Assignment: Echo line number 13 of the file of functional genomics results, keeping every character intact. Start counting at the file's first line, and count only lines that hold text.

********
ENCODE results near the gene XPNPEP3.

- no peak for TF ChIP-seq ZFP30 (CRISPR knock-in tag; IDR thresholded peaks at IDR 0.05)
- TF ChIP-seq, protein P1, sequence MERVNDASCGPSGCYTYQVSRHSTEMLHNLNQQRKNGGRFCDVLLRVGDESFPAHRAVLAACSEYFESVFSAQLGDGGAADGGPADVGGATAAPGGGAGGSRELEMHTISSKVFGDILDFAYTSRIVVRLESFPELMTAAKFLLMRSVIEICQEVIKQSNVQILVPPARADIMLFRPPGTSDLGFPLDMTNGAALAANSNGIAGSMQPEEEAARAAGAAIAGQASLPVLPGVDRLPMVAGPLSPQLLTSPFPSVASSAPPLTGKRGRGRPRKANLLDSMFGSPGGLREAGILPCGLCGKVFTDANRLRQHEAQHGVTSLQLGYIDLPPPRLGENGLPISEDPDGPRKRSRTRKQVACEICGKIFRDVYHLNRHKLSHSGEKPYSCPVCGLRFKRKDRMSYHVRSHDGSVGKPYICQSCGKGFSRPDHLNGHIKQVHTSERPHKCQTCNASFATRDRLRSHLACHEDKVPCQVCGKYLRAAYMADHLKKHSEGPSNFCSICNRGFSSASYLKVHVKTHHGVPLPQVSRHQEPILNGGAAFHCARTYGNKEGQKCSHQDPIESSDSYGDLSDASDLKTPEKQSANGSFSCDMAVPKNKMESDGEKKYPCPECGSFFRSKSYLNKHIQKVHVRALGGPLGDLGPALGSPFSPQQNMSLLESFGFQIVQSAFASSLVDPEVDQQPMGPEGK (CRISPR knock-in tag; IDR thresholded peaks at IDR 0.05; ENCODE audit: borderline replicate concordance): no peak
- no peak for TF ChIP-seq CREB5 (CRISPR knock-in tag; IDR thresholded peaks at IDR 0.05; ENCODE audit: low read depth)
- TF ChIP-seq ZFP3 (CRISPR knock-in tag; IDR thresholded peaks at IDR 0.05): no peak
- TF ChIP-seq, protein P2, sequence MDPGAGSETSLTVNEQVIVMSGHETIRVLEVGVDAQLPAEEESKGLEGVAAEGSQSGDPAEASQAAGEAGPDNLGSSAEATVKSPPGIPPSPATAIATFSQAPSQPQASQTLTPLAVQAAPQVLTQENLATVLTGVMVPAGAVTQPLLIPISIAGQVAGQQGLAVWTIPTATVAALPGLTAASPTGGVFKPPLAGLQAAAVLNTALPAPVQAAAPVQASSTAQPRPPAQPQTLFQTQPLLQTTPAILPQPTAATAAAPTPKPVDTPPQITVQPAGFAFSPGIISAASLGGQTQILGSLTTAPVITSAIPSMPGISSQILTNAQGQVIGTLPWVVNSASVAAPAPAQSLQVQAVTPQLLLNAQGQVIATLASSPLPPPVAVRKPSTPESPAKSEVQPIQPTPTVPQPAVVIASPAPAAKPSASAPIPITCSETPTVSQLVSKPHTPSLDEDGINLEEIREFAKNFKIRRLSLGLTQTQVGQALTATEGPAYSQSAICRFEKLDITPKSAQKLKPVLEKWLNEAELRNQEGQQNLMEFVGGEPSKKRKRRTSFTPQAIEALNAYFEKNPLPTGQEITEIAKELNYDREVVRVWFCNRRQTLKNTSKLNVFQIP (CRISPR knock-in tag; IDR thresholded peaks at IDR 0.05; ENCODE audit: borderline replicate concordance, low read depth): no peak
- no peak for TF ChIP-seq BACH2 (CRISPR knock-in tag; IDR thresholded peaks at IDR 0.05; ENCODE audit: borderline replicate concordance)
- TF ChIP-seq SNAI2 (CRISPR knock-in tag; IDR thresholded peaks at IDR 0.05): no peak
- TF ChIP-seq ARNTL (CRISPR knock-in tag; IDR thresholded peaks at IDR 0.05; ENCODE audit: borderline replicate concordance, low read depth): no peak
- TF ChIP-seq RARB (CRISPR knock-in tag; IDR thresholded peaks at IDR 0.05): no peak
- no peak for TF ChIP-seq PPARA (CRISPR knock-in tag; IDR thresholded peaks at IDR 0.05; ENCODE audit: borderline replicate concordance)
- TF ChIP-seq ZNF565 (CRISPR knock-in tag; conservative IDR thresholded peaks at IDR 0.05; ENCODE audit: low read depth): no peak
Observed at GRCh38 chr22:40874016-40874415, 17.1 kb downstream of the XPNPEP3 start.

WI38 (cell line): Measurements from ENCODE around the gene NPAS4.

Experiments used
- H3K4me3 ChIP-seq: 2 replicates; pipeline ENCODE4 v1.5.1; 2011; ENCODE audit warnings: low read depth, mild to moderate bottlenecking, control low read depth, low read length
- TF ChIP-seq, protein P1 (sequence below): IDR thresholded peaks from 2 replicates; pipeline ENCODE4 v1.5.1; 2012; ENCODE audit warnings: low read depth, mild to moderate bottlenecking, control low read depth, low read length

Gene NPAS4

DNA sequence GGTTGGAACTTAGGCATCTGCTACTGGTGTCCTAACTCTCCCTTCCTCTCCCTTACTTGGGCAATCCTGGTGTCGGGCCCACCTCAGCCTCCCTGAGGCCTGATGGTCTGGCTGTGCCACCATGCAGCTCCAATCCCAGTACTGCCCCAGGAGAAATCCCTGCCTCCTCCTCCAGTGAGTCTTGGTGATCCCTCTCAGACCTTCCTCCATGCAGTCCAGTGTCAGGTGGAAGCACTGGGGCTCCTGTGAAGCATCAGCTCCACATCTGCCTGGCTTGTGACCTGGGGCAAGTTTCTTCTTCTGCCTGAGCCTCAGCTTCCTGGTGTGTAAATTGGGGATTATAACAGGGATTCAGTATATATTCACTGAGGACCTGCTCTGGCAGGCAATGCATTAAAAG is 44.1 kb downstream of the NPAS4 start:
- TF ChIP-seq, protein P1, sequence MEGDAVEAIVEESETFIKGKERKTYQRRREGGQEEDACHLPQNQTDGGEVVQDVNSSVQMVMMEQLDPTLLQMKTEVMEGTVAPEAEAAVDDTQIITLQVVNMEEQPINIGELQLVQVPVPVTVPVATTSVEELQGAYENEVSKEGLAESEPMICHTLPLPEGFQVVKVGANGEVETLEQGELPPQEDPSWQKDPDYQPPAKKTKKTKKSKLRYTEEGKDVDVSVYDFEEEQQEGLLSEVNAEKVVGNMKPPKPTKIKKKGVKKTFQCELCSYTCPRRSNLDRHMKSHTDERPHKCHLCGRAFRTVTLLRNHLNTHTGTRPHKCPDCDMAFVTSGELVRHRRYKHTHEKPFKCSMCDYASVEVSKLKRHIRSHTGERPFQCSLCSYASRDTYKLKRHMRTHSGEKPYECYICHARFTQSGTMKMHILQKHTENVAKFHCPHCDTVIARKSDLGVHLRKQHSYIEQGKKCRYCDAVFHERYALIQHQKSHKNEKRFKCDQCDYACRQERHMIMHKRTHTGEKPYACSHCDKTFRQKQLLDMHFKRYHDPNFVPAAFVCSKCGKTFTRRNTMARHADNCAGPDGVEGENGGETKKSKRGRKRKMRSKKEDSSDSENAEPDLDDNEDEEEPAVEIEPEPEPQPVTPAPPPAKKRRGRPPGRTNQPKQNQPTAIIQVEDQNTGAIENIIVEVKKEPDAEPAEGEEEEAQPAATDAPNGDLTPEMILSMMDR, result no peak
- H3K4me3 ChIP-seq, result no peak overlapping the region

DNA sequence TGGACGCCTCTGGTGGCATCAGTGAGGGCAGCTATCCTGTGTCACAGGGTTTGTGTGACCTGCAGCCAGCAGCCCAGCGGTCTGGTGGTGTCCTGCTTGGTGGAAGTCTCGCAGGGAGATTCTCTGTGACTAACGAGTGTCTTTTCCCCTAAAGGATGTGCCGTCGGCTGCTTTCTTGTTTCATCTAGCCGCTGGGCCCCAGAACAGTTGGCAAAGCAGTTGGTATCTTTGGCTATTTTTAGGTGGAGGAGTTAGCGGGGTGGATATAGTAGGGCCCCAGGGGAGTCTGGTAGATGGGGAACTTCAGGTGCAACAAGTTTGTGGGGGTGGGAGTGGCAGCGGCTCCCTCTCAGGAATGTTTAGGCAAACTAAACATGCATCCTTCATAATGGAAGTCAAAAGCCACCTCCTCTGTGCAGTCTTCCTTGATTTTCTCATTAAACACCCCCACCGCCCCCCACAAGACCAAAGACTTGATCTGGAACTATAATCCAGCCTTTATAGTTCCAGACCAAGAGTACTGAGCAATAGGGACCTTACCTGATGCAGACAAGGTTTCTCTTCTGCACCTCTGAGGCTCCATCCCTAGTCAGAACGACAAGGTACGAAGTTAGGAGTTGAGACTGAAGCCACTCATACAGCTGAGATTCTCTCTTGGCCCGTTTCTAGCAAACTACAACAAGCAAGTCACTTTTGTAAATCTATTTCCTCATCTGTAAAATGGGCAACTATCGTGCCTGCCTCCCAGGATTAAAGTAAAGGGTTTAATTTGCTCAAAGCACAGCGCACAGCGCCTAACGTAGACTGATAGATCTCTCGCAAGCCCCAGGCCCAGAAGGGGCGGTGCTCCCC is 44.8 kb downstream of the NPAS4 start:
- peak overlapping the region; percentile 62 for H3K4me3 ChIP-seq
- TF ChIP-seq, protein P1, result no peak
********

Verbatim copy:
Observed at GRCh38 chr22:40874016-40874415, 17.1 kb downstream of the XPNPEP3 start.